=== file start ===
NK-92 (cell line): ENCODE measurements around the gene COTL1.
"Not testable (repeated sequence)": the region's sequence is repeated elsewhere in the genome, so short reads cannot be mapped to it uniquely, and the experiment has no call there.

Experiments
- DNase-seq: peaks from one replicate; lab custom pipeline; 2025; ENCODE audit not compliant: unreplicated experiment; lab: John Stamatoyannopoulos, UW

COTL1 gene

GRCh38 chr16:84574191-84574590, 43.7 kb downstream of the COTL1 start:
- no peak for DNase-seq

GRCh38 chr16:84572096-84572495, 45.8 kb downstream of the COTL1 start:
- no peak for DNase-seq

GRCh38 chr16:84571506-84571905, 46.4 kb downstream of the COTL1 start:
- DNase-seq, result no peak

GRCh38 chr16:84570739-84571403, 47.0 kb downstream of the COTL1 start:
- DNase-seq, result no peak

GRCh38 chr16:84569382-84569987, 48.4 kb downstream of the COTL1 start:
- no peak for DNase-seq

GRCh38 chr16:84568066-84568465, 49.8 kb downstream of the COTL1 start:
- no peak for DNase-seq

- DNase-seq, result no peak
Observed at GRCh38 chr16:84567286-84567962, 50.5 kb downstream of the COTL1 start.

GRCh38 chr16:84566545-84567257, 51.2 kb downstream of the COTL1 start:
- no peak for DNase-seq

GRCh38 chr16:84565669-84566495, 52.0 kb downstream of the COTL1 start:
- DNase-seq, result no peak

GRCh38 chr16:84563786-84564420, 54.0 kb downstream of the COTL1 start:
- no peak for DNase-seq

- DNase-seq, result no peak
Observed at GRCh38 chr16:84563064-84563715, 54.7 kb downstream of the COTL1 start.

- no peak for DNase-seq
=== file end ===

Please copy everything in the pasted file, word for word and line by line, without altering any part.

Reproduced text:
NK-92 (cell line): ENCODE measurements around the gene COTL1.
"Not testable (repeated sequence)": the region's sequence is repeated elsewhere in the genome, so short reads cannot be mapped to it uniquely, and the experiment has no call there.

Experiments
- DNase-seq: peaks from one replicate; lab custom pipeline; 2025; ENCODE audit not compliant: unreplicated experiment; lab: John Stamatoyannopoulos, UW

COTL1 gene

GRCh38 chr16:84574191-84574590, 43.7 kb downstream of the COTL1 start:
- no peak for DNase-seq

GRCh38 chr16:84572096-84572495, 45.8 kb downstream of the COTL1 start:
- no peak for DNase-seq

GRCh38 chr16:84571506-84571905, 46.4 kb downstream of the COTL1 start:
- DNase-seq, result no peak

GRCh38 chr16:84570739-84571403, 47.0 kb downstream of the COTL1 start:
- DNase-seq, result no peak

GRCh38 chr16:84569382-84569987, 48.4 kb downstream of the COTL1 start:
- no peak for DNase-seq

GRCh38 chr16:84568066-84568465, 49.8 kb downstream of the COTL1 start:
- no peak for DNase-seq

- DNase-seq, result no peak
Observed at GRCh38 chr16:84567286-84567962, 50.5 kb downstream of the COTL1 start.

GRCh38 chr16:84566545-84567257, 51.2 kb downstream of the COTL1 start:
- no peak for DNase-seq

GRCh38 chr16:84565669-84566495, 52.0 kb downstream of the COTL1 start:
- DNase-seq, result no peak

GRCh38 chr16:84563786-84564420, 54.0 kb downstream of the COTL1 start:
- no peak for DNase-seq

- DNase-seq, result no peak
Observed at GRCh38 chr16:84563064-84563715, 54.7 kb downstream of the COTL1 start.

- no peak for DNase-seq